‘Yeah. Bit strange eh? And look, it’s where those rays are focussed.’
    He grabbed his bike. ‘C’mon,’ he shouted and sped off down the dusty track.
    Kyra followed, but she could barely keep up with him as they raced down the hill, weaving in and out of the trees. He came to a sliding halt, kicking up dust into her face. Muffled screams were coming from inside the house.
    He took out a small robot ant, slipped it under the door and passed her an earplug so she could listen to the ant’s transmissions. ‘Shhhh,’ he whispered.
    She popped it into place; a woman’s voice shrieked. ‘No! No! No!’
    She glanced at him. He shrugged his shoulders and tapped his ear.
    ‘What’s the matter?’ asked an anxious man.
    ‘All this death and suffering on the TV. It’s horrible,’ said the sobbing woman.
    ‘Are you sure you’re watching the right channel?’
    ‘I don’t know. Can you check the food wrapper?’
    The man called from the kitchen. ‘It says channel seven, is that what you’ve got?’
    There was a shuffling of feet and more sobbing. ‘No, you said eleven.’
    ‘I didn’t. Turn it to seven.’
    The woman sighed. ‘It’s still about war and stuff,’ she said. ‘But somehow this one’s okay.’
    ‘That’s what they promise – food that releases drugs to make life tolerable.’
    ‘Thank goodness for Allfa Foods,’ she said and laughed.

  4. ****FINALIST****

    Kyra stayed right on Hawk’s heels, running toward the telescope. She didn’t want to believe it was possible for someone to control them, but she’d seen the waveforms. A sudden image of her father warning her to stay out of trouble while he was away filled her head.

    “And stay away from Hawk,” he had warned. “I know you two were close at MIT but the man’s not right.”

    Hawk suddenly stopped fifty feet from the base of the radio telescope and became ridged, craning his head. His eyes glazed over and he slapped himself hard on the cheeks several times. Kyra tried to reach out to him but he was already on the move again.

    They made it to an old rusty door leading into the base. Hawk reached for the doorknob but stopped short. When he turned to her, his eyes glazed over again and he started to cluck like a chicken, flapping his arms and lunging his head forward and back, pecking at imaginary grain.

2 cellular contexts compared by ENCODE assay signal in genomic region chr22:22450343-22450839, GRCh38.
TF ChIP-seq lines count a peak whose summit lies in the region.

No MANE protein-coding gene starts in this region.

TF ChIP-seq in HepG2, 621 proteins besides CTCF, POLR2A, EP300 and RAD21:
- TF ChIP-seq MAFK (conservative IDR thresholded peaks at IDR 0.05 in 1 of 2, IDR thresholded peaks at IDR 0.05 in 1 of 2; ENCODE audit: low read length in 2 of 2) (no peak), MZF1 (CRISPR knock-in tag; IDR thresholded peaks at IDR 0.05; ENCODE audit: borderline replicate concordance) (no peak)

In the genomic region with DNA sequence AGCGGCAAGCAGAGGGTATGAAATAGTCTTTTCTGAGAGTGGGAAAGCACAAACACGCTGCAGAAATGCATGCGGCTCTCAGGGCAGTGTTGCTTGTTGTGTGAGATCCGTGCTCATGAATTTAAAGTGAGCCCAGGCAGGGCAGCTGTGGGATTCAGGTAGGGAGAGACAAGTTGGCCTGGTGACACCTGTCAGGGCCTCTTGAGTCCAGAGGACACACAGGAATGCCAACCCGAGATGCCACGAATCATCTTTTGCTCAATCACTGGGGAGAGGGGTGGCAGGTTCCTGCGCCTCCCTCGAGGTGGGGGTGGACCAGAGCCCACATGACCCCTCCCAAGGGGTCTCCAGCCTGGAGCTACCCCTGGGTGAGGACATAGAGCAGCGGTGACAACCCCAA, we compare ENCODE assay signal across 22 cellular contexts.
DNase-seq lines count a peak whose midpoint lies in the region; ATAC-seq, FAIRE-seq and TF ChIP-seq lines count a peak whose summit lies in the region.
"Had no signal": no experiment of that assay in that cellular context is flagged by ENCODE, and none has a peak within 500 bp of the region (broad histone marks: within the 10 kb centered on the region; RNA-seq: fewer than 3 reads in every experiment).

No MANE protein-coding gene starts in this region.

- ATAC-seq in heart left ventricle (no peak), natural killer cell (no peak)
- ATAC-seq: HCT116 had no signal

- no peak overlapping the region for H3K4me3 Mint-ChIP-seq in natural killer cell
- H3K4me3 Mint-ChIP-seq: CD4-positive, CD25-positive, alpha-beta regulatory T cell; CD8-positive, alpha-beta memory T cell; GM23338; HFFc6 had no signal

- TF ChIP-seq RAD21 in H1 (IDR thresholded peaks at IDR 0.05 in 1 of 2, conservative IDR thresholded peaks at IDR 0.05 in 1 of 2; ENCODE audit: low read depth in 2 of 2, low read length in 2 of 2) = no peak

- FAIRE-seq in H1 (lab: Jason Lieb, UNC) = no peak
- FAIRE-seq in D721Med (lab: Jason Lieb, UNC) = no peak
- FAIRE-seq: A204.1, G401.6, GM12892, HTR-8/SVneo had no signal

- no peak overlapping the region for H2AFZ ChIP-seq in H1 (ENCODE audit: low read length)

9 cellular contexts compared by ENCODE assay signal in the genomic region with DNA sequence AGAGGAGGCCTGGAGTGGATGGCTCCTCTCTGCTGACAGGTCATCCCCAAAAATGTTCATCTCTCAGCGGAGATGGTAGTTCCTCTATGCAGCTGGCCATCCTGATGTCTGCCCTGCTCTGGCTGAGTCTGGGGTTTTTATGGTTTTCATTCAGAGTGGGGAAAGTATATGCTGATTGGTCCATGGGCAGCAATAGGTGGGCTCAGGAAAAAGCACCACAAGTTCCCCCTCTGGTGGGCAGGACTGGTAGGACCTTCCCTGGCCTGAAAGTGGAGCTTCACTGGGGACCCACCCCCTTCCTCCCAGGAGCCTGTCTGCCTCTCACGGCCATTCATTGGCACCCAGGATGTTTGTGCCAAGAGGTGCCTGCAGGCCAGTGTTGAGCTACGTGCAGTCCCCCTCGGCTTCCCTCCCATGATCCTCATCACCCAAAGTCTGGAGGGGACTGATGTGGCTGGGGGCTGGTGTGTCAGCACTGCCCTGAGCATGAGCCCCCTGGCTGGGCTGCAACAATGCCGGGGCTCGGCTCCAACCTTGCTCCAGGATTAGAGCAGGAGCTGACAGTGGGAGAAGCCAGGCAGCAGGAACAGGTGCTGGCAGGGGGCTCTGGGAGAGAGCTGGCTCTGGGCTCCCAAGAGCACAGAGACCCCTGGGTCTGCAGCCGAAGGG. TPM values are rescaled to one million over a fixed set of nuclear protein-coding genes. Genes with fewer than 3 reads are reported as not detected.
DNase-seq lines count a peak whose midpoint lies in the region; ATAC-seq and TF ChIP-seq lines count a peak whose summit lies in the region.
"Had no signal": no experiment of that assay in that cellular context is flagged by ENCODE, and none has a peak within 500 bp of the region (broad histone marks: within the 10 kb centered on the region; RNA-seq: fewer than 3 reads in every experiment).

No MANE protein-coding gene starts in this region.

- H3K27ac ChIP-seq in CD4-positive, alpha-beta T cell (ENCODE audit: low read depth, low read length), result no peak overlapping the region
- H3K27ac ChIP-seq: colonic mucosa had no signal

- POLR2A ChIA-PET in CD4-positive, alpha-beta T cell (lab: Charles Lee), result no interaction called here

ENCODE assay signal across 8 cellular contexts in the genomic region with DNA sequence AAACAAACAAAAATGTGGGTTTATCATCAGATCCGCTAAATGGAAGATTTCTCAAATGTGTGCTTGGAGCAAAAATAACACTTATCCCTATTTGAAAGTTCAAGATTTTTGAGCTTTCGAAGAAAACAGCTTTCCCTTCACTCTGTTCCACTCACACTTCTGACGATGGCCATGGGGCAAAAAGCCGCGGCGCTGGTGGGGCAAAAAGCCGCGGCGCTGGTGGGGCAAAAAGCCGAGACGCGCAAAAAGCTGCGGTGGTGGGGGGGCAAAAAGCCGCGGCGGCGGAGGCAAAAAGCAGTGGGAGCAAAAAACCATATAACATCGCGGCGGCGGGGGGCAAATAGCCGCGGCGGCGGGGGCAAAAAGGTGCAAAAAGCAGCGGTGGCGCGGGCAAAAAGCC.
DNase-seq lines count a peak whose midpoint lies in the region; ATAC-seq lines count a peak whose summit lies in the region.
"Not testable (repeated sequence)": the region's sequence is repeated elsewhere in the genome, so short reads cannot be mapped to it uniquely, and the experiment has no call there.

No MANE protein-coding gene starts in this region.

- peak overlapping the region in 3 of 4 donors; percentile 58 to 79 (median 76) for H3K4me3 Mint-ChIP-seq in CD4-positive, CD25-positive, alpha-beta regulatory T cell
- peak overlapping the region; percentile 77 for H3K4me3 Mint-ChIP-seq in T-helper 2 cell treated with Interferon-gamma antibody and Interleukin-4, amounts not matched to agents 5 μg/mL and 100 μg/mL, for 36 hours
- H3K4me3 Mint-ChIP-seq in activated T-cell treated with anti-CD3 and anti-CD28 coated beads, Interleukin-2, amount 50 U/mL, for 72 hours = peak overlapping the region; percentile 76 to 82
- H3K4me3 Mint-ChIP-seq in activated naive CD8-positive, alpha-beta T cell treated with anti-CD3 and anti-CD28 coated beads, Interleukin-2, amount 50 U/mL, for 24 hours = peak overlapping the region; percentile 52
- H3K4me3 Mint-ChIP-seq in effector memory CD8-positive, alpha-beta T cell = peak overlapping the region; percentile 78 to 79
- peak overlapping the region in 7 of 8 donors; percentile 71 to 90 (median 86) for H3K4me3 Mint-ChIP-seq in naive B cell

Kyra fought the urge to run. Christ! They’ve got him under their control! I’ve got to do something.

    Before she could act, Hawk yanked the door open and sprinted down a dimly lit corridor, howling like a dog as he ran.

    Kyra chased after him, screaming at the top of her lungs, “Stop! Please!”

    They rounded a corner and slid to a stop in a large, brightly lit room full of people, including her smiling father.

    “Surprise! Happy Birthday, Kyra!”

  5. ****FINALIST****

    Heat beat down on the Kyra’s helmet and sweat ran down her back. She and Hawk had been trekking through the woods all day. “I’m taking this ridiculous thing off, Hawk.”

    “You can’t,” he said. “They’ll turn your mind to mush this close to the radio telescope.”

    She’d been so skeptical of Hawk’s wild theories of alpha wave mind control, but when she looked through his special binoculars, the supposedly abandoned facility lit up like a rainbow.

    “Are you sure this thing will protect us?”

    Hawk tightened his chin strap, then tapped the pyramidal shaped helmet he wore. “Absolutely. There’s a reason the ancient Egyptians chose this form. Microwaves will bounce right off it. Vanity is a poor price to pay for having your mind controlled.”

    “Whatever,” she said.

    It took another hour to reach the structure. In the center of the dish danced a small figure. Sparks of color shot from his wand, making the ground ripple with a golden glow. He stopped and glared with narrowed eyes.

    “Found me, you did. Can’t get in your minds. Red, orange, yellow, green, blue, indigo, and violet all bounce off your clever hats. Are you as magically delicious as the last humans to visit?”

    A cold wind made Kyra shiver. She and Hawk stepped away from the strange man with the pointy ears.

    The man licked his lips, then laughed so hard he collapsed. “Oh, the look on your faces. Priceless. You don’t know anything about leprechauns, do you?”